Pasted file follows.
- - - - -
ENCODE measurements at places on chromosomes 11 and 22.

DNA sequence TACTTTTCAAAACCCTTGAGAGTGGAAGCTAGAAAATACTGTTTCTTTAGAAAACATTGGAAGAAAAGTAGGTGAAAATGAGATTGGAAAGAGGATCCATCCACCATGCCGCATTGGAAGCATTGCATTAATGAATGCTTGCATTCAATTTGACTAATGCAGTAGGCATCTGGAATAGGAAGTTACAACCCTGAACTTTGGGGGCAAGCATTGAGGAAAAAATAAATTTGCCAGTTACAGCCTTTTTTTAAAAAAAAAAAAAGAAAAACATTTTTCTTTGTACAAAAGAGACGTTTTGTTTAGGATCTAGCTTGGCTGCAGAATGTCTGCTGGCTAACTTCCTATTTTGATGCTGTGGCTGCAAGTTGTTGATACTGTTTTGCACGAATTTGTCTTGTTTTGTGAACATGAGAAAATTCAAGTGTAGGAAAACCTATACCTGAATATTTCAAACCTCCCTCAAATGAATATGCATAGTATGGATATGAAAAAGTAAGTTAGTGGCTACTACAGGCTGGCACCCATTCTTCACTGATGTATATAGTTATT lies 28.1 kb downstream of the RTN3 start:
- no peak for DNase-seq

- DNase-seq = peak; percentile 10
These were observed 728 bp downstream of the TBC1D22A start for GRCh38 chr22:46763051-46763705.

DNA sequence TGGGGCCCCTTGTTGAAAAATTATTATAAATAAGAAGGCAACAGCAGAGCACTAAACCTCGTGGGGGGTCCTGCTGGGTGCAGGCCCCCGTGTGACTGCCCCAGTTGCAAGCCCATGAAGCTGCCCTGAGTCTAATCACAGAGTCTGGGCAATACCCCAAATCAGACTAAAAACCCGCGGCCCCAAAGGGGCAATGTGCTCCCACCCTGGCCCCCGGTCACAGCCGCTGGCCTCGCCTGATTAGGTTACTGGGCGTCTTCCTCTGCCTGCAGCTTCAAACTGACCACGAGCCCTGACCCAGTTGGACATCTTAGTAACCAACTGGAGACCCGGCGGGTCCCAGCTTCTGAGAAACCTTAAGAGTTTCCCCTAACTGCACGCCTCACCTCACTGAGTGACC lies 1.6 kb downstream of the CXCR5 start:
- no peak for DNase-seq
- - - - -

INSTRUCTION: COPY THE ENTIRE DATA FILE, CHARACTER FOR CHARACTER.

ENCODE measurements at places on chromosomes 11 and 22.

DNA sequence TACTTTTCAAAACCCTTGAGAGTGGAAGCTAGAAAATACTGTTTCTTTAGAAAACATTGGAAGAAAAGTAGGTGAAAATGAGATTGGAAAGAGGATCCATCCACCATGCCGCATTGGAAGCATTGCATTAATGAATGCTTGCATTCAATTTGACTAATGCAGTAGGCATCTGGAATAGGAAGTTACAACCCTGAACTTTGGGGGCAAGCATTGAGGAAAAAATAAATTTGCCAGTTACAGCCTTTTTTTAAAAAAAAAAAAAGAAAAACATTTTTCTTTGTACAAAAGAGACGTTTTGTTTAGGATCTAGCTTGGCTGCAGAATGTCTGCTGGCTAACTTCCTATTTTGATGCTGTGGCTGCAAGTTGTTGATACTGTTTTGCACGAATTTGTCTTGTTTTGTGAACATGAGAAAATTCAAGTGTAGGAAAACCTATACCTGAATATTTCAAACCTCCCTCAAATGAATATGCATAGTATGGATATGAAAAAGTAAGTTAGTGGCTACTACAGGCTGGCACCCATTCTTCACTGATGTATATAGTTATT lies 28.1 kb downstream of the RTN3 start:
- no peak for DNase-seq

- DNase-seq = peak; percentile 10
These were observed 728 bp downstream of the TBC1D22A start for GRCh38 chr22:46763051-46763705.

DNA sequence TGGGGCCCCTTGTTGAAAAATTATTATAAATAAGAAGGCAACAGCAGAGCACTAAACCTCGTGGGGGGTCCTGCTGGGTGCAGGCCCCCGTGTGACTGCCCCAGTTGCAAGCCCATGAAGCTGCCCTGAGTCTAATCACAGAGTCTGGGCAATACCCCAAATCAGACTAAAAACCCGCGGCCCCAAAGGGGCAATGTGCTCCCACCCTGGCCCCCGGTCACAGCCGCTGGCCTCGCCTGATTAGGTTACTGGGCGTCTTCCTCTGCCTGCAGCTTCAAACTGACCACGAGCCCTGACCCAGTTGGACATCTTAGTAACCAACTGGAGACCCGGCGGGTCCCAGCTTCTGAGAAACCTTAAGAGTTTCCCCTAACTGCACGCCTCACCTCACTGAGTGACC lies 1.6 kb downstream of the CXCR5 start:
- no peak for DNase-seq